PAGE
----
Gardening with Laurie: Some nematodes are beneficial to your garden
By Laurie Garretson
Feb. 6, 2014 at midnight
Updated Feb. 5, 2014 at 8:06 p.m.
There are many words that conjure up bad thoughts in a gardener's mind. I find that usually when I use the word nematodes, fellow gardeners get a very disgusted look on their face.
They immediately think of destruction in their garden plots. But most of the time, I'm referring to a good thing. Yes, there are bad nematodes that no gardener would want to ever find in their gardens, but there are also very beneficial types of nematodes.
Nematodes are very tiny, wormlike creatures that naturally occur in soils all over the planet. There are as many a half a million different varieties of nematodes on the planet today. Not all these varieties are bad; in fact, most are very good.
Here are a few reasons why we want beneficial nematodes in our soils.
Beneficial nematodes are harmless to animals, plants, birds, earthworms and humans. They can easily be applied to vegetable gardens, lawns, flower beds, orchards and containers.
Wherever there is soil, they will help to control large groups of soil-inhabiting pest insects as well as above-ground pests that spend some stage of their life in the ground.
Hose-end sprayers, pump sprayers and watering cans are usually how they are applied. There is no need for any safety equipment, and they will not leave any residues, so you can even apply at harvesting time.
Nematodes need moisture in the soil to move around. Even a thin film of water on a soil particle helps them to get to their prey. It is best to water the area well before and after applying nematodes.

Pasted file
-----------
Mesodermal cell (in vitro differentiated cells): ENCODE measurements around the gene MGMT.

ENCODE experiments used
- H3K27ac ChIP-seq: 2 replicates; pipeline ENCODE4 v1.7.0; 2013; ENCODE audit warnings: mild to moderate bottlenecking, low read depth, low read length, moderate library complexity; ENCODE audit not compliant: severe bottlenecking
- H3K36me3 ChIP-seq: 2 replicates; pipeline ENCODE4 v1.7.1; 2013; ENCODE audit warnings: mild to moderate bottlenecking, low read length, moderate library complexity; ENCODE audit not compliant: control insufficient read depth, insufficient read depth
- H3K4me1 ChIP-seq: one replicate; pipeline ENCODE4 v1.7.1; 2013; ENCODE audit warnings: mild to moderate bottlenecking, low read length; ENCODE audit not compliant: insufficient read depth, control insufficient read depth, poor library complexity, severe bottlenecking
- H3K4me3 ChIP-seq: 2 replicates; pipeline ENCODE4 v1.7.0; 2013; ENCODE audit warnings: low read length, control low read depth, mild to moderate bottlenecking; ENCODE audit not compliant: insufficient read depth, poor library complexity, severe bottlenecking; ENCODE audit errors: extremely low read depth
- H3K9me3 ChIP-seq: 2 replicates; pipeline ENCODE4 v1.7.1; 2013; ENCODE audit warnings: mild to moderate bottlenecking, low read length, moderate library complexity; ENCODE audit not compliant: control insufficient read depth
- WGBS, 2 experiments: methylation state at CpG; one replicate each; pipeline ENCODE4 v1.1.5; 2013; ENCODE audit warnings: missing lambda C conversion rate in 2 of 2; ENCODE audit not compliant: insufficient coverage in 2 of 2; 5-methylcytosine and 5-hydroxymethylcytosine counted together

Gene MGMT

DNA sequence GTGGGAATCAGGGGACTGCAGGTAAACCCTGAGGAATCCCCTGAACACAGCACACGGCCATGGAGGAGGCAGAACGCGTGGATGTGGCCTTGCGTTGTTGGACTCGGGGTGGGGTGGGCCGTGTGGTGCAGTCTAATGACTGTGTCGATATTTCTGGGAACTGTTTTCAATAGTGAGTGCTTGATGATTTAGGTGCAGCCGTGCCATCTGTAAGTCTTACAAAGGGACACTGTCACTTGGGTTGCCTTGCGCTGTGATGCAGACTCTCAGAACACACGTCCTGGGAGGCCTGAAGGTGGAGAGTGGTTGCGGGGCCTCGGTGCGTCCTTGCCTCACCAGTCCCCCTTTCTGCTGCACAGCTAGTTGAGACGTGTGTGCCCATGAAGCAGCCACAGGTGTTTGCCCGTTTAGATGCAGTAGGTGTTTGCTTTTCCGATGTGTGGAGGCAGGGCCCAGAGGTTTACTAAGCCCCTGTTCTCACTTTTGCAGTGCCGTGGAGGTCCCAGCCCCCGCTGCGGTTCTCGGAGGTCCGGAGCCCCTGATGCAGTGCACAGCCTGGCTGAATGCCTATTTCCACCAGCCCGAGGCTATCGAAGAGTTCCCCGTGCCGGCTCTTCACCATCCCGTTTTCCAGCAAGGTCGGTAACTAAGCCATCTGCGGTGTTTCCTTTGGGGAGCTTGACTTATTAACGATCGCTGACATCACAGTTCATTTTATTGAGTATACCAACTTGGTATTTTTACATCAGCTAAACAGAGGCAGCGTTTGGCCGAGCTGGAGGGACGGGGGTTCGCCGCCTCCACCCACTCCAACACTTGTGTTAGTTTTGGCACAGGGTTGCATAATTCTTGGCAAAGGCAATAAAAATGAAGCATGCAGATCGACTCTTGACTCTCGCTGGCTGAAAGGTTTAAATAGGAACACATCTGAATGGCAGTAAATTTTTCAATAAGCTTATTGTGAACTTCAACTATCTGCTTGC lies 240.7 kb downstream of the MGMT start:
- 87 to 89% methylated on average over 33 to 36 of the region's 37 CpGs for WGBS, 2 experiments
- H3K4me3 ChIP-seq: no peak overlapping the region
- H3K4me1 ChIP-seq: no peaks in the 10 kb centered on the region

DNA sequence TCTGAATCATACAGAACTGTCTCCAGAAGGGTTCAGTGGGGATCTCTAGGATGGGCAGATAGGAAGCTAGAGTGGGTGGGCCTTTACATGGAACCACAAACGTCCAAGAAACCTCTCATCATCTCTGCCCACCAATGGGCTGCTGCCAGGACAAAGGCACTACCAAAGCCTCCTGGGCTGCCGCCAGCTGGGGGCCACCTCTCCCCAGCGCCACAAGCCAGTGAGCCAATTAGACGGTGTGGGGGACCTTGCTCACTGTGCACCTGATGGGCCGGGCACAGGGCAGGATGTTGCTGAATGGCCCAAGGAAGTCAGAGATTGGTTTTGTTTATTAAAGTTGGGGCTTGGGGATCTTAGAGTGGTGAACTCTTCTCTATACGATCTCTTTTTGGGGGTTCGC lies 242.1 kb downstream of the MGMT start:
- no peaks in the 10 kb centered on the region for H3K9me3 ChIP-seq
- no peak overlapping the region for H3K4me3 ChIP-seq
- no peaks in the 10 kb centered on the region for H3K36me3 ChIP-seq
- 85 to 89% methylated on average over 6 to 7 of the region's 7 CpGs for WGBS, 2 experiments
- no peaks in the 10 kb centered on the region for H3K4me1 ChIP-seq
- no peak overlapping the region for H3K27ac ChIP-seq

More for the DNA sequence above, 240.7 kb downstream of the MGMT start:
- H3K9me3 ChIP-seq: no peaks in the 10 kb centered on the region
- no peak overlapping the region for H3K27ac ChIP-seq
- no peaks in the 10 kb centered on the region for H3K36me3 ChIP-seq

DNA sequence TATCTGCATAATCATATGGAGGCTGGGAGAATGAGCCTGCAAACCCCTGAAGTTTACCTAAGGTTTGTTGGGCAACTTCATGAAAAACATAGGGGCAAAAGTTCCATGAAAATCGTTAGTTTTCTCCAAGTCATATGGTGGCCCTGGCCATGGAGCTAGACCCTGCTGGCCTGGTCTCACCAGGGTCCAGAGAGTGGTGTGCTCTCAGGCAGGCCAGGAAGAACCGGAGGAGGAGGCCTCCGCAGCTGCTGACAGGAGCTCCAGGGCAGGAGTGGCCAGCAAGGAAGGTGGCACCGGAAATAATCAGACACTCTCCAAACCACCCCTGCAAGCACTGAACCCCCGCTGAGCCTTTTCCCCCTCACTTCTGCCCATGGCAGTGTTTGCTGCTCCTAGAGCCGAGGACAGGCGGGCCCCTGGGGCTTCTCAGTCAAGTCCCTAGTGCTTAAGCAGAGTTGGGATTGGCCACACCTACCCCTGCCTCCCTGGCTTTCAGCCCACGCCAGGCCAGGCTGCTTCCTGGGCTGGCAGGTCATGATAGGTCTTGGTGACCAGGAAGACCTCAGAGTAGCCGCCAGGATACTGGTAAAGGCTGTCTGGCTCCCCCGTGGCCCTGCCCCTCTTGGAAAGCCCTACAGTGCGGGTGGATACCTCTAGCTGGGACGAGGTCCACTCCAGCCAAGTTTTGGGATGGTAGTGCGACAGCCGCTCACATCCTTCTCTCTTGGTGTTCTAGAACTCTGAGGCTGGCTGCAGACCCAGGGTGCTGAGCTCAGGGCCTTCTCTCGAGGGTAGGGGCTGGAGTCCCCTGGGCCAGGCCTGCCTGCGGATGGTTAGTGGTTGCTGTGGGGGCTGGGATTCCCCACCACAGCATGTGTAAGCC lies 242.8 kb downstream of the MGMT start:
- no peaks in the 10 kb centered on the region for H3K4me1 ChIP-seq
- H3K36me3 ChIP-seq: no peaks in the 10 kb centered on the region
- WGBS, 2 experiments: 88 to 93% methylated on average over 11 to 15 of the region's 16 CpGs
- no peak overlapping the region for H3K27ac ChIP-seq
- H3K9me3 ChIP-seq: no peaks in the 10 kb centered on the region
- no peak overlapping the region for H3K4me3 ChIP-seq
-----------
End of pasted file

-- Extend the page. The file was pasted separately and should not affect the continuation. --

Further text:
Beneficial nematodes are so helpful to us because they have such a large range of pest insects that they will go after. Some nematodes only rely on one specific host for their nutrients.
Hungry nematodes detect prey with their built-in honing mechanisms that tell them when there is a difference in the soil temperature and a change in the carbon dioxide levels in the soil just by following the trail of pests excrement.
Once juvenile nematodes find their victim, they enter the pest through various body openings. Once inside the host, the nematodes releases a toxic bacteria that kills the host, usually between 24 and 48 hours, and the bacteria provides nutrients for the nematodes.
As the bacteria breaks down the pest's body, the nematodes feed, mature, mate and reproduce all within the decaying body. Eventually, a single pest insect will inhabit thousands of maturing nematodes. As the host body decays, the maturing nematodes exit and search for the next pest.
Beneficial nematodes can be applied at any time of the year. If needed to control a problem with ticks, thrips and certain boars, then now is the time to apply beneficial nematodes to your soil. It is so much easier to kill pest insects with the nematodes than to battle them in their adult form.
Until next time, let's try to garden with nature, not against it, and maybe all our weeds will become wildflowers.
Laurie Garretson is a Victoria gardener and nursery owner. Send your gardening questions to firstname.lastname@example.org or in care of the Advocate, P.O. Box 1518, Victoria, TX 77902.